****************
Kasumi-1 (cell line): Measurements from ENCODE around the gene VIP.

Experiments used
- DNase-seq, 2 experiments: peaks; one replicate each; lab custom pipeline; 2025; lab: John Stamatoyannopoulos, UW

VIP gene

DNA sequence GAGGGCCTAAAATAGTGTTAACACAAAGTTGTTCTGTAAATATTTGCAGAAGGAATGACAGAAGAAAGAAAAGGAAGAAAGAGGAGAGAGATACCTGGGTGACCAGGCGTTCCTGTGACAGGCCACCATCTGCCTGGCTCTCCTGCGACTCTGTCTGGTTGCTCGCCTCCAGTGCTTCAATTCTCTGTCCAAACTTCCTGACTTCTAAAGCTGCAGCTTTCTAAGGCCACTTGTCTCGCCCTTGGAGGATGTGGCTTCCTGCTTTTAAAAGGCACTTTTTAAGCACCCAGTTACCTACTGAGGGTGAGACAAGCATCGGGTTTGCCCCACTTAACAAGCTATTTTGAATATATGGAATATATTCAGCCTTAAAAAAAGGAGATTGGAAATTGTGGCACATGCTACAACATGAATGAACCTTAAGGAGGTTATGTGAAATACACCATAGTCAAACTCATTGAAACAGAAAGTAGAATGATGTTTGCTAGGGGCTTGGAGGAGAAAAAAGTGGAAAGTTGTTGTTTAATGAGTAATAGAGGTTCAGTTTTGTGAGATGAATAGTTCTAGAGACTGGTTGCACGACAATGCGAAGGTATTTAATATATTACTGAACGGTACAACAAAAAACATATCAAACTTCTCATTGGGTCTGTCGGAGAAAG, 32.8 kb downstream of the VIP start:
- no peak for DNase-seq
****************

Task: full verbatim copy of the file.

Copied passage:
Kasumi-1 (cell line): Measurements from ENCODE around the gene VIP.

Experiments used
- DNase-seq, 2 experiments: peaks; one replicate each; lab custom pipeline; 2025; lab: John Stamatoyannopoulos, UW

VIP gene

DNA sequence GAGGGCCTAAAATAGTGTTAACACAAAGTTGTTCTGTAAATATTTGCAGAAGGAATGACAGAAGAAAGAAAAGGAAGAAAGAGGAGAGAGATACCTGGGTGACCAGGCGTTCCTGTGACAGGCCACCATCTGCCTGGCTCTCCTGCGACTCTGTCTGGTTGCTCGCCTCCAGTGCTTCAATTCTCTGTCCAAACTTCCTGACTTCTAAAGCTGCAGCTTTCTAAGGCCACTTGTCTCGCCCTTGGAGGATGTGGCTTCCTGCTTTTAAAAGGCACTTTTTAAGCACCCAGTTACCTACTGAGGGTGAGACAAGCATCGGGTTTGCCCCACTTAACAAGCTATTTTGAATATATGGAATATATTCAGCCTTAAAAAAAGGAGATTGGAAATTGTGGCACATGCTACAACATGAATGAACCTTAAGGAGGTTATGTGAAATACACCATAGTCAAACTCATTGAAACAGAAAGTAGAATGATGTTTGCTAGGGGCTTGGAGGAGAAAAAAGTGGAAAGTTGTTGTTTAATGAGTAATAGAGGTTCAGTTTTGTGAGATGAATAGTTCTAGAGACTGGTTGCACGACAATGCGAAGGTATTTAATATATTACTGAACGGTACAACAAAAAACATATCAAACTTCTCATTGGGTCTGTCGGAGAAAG, 32.8 kb downstream of the VIP start:
- no peak for DNase-seq